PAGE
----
I say players deliberately because the narrative reasons why the characters would not use them often go out the window when players encounter problems in-game. 

Exactly one of the issues I want to address. With high power games it often feels like a war of attrition against enemies.  The Powers become the fastest and easiest way for Players to "Advance" at they become crutches that detract from the more mundane stories that often make TTRPG's so much more interesting when you can't simply "Hulk Smash" every problem. 


Essentially I want to have an outline of rules that delineate why you can't just "Get Some More Mental Defense" because they are being jacked around by mentalists. I would instead guide them to perhaps make a deal with a mad scientists in exchange for a mental defense helmet for some dubious mission or learn Ancient Mindfulness from an Old Taoist Priest to help protect from the effects. 

 

Do you feel that as the campaign advances player's resent/ed the GM control over their Powers? I am leaning strongly towards this "Heavy Hand" approach as I believe it will allow them the most focus on their person. Especially if they don't actually know the Powers only the "effect". 

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4 minutes ago, GreaterThanOne said:

Do you feel that as the campaign advances player's resent/ed the GM control over their Powers? I am leaning strongly towards this "Heavy Hand" approach as I believe it will allow them the most focus on their person. Especially if they don't actually know the Powers only the "effect". 

 

I think the players do not really care about the heavy hand of the referee on the rules as long as they get some freedom in the use.  Most resentment comes when you have a stick that grants light but the referee does not allow them to use the stick as a mast “ because that is not how it was built”.  

 

The players will only feel the GM controls the powers if you artificially constrain their narrative, allowing mechanics to define the powers rather than the narrative.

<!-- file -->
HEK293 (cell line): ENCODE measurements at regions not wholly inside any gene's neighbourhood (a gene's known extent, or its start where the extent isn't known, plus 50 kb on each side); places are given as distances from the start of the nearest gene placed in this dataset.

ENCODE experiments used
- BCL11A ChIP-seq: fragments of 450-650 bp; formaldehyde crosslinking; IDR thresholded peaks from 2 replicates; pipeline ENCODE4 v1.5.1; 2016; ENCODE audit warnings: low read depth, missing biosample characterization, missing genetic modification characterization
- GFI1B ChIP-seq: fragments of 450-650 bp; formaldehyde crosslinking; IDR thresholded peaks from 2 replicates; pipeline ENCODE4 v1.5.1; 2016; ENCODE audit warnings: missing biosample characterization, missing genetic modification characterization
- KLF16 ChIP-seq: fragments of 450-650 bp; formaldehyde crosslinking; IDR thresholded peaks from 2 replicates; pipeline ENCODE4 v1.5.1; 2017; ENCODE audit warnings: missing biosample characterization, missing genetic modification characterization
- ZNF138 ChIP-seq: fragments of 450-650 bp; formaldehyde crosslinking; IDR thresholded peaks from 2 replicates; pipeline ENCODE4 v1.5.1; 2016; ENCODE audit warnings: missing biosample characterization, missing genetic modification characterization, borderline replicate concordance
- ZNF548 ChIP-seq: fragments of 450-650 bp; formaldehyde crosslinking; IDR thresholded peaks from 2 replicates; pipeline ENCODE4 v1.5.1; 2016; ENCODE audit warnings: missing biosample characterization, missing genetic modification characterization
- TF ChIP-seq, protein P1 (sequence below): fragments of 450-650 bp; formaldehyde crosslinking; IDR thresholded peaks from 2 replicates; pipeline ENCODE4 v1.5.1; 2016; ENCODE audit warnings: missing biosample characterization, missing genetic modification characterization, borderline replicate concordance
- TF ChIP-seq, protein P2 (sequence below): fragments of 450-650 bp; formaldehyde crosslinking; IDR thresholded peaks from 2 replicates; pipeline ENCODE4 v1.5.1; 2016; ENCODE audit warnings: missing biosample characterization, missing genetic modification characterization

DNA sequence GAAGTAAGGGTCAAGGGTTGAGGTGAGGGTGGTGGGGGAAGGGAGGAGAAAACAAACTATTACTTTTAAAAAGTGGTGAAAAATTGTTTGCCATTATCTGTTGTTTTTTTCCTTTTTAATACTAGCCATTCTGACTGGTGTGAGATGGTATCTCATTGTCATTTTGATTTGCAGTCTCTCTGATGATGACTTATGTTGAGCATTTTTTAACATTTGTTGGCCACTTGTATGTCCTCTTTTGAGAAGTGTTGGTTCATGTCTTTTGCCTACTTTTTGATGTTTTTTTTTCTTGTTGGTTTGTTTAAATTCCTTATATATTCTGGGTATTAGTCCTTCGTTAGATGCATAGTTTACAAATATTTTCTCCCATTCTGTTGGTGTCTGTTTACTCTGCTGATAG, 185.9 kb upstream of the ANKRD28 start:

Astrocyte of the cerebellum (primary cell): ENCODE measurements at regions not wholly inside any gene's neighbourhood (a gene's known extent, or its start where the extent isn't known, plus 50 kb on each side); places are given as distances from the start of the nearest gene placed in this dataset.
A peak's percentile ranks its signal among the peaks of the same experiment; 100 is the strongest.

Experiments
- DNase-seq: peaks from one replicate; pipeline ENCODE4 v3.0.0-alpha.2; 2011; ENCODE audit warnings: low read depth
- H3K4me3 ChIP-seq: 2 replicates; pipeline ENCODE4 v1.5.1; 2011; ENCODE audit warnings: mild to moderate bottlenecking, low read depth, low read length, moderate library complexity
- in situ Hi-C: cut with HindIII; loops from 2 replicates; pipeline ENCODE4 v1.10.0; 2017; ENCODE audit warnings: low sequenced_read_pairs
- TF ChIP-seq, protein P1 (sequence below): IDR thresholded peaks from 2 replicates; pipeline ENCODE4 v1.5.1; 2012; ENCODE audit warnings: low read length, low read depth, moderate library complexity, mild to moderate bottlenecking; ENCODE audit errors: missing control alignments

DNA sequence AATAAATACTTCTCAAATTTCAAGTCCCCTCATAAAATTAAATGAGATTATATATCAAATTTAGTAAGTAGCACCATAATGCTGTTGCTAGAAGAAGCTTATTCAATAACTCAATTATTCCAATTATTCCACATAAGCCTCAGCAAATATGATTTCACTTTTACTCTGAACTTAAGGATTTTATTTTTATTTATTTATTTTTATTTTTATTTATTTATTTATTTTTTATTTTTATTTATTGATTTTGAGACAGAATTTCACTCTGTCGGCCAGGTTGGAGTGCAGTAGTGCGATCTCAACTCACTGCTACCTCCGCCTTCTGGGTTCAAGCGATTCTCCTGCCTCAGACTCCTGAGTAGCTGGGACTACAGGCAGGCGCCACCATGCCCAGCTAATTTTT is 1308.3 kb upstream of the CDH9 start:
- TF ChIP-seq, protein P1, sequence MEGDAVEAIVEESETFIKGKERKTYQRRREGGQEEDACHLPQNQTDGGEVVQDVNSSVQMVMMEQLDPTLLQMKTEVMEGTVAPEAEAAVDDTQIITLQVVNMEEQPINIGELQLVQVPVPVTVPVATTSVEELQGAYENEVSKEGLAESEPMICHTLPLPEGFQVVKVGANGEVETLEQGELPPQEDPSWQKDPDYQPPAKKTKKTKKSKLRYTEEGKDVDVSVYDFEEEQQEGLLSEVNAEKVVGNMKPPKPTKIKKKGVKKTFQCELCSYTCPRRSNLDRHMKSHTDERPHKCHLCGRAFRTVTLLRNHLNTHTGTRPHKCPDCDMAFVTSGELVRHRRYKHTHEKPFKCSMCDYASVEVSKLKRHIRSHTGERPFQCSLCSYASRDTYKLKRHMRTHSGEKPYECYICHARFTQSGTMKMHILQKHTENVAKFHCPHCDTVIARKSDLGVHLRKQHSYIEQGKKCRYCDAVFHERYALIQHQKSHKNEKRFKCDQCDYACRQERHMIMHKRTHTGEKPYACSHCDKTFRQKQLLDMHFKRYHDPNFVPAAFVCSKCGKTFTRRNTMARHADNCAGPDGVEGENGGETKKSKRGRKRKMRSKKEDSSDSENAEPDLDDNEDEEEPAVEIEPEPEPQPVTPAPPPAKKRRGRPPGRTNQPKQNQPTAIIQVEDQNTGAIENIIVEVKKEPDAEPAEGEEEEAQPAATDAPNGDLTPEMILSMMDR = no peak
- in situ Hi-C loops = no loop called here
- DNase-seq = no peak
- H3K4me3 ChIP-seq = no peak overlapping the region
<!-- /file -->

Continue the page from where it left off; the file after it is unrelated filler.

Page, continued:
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5 hours ago, Tjack said:

   It seems like what you’re going for is a little like the TV show Heroes.  Why that show had such a following where others like Powers or No Ordinary family fell by the wayside was because of the writing and characterization rather than the special effects.

   In that vein, I believe much of your game is going to rest on the personalities of the PC’s your players create.  Start by having them ask themselves questions like “what did this person want out of life before the accident.”  Remember, there were a lot of insect based superheroes in comics before Spider-Man.  What made him special was Peter Parker.

 

I had forgotten about Heroes! I agree I am very much a "Simulationist" player with a strong, strong emphasis on character development. I will be sharing some of the Heroes and Villians here as we go on but I know not all players have these objectives. I want to ensure that if they want to spend game time collecting money, or food or conquering a city that is fine. My job as GM is to delve into the "Why" and "How" and provide the environment and conflict that their wishes will entail. I am a big believer in Consequences. 

 

I basically did as you mentioned and asked them to design the person and then very general idea of powers. it worked exceedingly well with the first player who is 12 years old but with the adults they may feel too constrained. 

 

sorry for the mess in the responses I haven't figured out how to erase a post yet. 

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So long as you are up-front with your players during the planning and introduction, you can minimize push back and complaints.  Tell them straight away that this is the idea you are planning on exploring -- not "I intend to be heavy-handed" bit; more the "your powers are deadly and narrow in scope.  As you progress, you may learn to widen that scope, but they will still tend to carry a certain focus.  If you shoot energy beams, you may learn to create varied effects with them, but you will likely never be able to turn them into Force Fields."  That sort of thing.  Let them know up-front that you will be pretty strict about enforcing this, at least until you feel the players have a solid grasp of what you're tying to create.

 

But make sure you tell them this _up front_.  Nothing gets push back faster than a group of people who have an entirely different "grasp" of superheroes.